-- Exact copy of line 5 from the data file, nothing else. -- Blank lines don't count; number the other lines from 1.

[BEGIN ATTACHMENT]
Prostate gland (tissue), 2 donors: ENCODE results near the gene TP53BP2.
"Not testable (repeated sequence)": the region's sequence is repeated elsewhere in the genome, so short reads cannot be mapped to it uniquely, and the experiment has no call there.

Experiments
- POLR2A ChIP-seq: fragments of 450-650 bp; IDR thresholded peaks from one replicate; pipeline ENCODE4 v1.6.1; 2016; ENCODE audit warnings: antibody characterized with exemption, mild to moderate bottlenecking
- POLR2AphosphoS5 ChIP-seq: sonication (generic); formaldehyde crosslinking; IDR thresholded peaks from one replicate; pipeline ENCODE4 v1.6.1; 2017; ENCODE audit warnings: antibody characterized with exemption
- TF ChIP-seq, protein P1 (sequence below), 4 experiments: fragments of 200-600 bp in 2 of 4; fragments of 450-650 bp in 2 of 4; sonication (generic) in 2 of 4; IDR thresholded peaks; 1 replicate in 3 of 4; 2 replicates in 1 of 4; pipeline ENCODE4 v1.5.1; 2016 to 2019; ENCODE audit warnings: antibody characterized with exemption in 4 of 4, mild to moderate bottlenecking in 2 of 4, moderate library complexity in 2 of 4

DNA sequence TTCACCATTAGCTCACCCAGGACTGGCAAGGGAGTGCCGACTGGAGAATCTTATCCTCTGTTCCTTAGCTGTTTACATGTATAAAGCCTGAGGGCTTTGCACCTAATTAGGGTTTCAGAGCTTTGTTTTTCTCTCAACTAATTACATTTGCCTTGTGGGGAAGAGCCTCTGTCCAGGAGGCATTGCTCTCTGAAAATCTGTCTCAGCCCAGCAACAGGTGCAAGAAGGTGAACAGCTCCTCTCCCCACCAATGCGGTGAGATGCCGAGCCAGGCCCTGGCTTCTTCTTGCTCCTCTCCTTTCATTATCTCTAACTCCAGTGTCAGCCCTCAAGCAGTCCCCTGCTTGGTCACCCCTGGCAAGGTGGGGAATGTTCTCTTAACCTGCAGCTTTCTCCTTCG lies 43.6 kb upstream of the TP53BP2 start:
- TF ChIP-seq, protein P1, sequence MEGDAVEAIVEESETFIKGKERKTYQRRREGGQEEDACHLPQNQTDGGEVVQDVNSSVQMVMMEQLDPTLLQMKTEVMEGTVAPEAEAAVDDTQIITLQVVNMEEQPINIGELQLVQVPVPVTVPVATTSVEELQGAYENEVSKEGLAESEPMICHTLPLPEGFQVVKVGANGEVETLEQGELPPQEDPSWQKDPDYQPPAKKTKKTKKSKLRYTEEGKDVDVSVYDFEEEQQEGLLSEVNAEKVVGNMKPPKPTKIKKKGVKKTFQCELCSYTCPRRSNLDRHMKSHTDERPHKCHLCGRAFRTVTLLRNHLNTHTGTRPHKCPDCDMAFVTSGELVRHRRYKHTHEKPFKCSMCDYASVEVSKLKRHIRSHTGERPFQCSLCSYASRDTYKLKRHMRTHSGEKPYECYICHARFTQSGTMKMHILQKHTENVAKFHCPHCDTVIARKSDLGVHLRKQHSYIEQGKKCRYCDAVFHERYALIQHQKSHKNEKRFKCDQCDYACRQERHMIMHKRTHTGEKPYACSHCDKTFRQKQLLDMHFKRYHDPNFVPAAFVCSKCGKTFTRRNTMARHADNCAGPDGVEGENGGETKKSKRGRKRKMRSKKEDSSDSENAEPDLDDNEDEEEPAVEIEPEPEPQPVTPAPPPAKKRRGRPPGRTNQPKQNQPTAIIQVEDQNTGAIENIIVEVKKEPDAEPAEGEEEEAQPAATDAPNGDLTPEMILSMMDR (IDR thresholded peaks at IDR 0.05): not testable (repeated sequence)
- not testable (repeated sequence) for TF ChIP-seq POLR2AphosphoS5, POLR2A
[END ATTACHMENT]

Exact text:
- POLR2AphosphoS5 ChIP-seq: sonication (generic); formaldehyde crosslinking; IDR thresholded peaks from one replicate; pipeline ENCODE4 v1.6.1; 2017; ENCODE audit warnings: antibody characterized with exemption